Sabers flashing, French cavalry counterattack the British forces at Alexandria, in this dramatic painting by Sir Robert Kerr Porter, completed later that same year.
Sabers flashing, French cavalry counterattack the British forces at Alexandria, in this dramatic painting by Sir Robert Kerr Porter, completed later that same year.

From Malta to Egypt

The Egyptian expedition gathered at the island of Malta, which recently had been freed from French occupation, and set sail on December 21, 1800, bound for Marorice Bay in Turkey. The intent was to make contact with Turkish authorities and possibly rendezvous with the Ottoman fleet. Moore had been sent ahead to observe Turkish land forces and make a candid appraisal of their fighting abilities. While doing so, he was regally entertained by the Grand Vizier, a turbaned old man with a white-streaked beard and one eye. The British general was the guest of honor at a 15-course dinner, but nothing could hide Turkish military stupidity. The Turkish Army was mere rabble, with little discipline and less sense of purpose. The British would effectively be left on their own.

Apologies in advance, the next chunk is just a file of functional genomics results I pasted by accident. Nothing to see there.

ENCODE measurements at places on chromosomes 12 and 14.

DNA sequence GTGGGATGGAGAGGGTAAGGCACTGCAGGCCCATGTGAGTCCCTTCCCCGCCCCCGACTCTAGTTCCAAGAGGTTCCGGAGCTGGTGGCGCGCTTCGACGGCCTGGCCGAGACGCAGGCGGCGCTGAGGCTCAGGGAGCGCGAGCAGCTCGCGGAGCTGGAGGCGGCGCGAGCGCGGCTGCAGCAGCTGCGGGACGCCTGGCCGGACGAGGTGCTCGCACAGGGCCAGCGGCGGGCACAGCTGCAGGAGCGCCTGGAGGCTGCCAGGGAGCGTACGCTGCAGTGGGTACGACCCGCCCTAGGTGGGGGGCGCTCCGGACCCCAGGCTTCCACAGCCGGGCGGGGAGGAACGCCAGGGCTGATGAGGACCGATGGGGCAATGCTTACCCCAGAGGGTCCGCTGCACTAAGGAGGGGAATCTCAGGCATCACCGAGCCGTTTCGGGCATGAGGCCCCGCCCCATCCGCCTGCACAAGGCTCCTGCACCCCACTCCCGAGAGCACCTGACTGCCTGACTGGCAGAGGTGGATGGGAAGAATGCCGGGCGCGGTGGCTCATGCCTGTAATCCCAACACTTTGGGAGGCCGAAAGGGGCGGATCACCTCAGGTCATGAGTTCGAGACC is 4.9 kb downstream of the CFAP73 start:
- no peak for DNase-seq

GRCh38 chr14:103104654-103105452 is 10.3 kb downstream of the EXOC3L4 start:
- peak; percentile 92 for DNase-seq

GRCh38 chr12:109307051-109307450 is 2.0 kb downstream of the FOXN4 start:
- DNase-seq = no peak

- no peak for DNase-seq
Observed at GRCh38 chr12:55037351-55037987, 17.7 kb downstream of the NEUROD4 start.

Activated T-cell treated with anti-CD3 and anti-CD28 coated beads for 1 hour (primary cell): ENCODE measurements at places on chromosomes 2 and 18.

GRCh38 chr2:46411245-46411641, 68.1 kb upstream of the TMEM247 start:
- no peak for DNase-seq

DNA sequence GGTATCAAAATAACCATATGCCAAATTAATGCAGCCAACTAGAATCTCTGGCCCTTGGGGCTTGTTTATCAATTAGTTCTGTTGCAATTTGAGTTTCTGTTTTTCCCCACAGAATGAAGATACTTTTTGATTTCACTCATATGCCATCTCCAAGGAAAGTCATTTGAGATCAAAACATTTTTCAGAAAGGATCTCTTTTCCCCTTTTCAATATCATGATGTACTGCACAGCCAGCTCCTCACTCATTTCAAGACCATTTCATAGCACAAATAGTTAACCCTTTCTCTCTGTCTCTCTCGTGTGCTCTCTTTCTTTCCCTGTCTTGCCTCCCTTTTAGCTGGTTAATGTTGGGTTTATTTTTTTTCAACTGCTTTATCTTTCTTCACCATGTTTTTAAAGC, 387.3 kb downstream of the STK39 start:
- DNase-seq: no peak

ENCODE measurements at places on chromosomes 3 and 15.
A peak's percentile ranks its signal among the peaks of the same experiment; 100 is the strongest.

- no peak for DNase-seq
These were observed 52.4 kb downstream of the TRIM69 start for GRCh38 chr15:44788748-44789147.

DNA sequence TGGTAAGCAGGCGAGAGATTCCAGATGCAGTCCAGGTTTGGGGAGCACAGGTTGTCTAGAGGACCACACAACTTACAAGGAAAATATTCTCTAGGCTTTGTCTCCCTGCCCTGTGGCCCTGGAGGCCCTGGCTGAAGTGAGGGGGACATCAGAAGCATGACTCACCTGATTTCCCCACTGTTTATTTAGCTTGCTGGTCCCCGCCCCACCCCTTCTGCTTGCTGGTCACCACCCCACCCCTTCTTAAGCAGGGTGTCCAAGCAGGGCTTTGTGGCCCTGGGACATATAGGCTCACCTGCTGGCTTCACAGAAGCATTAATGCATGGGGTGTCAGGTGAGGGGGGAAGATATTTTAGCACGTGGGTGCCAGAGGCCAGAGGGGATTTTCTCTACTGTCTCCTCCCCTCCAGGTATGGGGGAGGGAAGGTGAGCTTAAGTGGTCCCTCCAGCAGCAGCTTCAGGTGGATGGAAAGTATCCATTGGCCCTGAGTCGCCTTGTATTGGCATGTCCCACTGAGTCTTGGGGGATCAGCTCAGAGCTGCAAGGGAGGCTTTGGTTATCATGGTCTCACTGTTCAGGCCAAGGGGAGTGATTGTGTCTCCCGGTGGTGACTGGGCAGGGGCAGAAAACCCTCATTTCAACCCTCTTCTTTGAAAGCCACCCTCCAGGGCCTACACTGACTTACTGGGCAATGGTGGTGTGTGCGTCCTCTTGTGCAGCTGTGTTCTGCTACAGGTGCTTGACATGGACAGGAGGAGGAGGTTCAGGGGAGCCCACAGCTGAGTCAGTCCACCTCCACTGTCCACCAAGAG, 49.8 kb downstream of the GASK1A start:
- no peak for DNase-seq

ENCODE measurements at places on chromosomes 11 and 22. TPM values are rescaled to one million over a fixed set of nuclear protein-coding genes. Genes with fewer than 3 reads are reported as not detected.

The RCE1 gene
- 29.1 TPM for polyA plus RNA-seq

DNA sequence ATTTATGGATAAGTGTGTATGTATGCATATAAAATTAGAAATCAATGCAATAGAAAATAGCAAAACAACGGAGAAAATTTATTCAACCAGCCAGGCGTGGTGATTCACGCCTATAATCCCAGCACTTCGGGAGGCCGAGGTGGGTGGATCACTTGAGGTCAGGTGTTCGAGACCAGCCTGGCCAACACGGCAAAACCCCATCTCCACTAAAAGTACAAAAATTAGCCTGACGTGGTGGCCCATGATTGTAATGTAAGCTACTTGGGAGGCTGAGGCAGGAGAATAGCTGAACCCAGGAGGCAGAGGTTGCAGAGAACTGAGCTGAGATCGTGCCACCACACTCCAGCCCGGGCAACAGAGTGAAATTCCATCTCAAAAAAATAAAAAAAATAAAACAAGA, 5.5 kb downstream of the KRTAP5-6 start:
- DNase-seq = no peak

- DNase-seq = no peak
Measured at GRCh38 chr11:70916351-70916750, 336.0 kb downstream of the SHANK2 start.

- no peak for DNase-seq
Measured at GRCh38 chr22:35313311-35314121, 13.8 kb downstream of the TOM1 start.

Weeks went by at Marorice Bay while the British waited for the Turkish fleet to return from Constantinople. The time was well spent, because the troops and sailors practiced the landings they would perform in Egypt. By February 20, however, it was clear that the Turkish fleet was not coming. The expedition set sail for Egypt accompanied by a single Turkish warship. Lookouts sighted the Egyptian coast on March 1, but by this time the weather was turning bad. Seas became so rough and high that an immediate landing was impossible. Instead, Lord Keith did a strange thing—he sailed by Alexandria in full view of the port city, in effect warning the French that the British were on the way.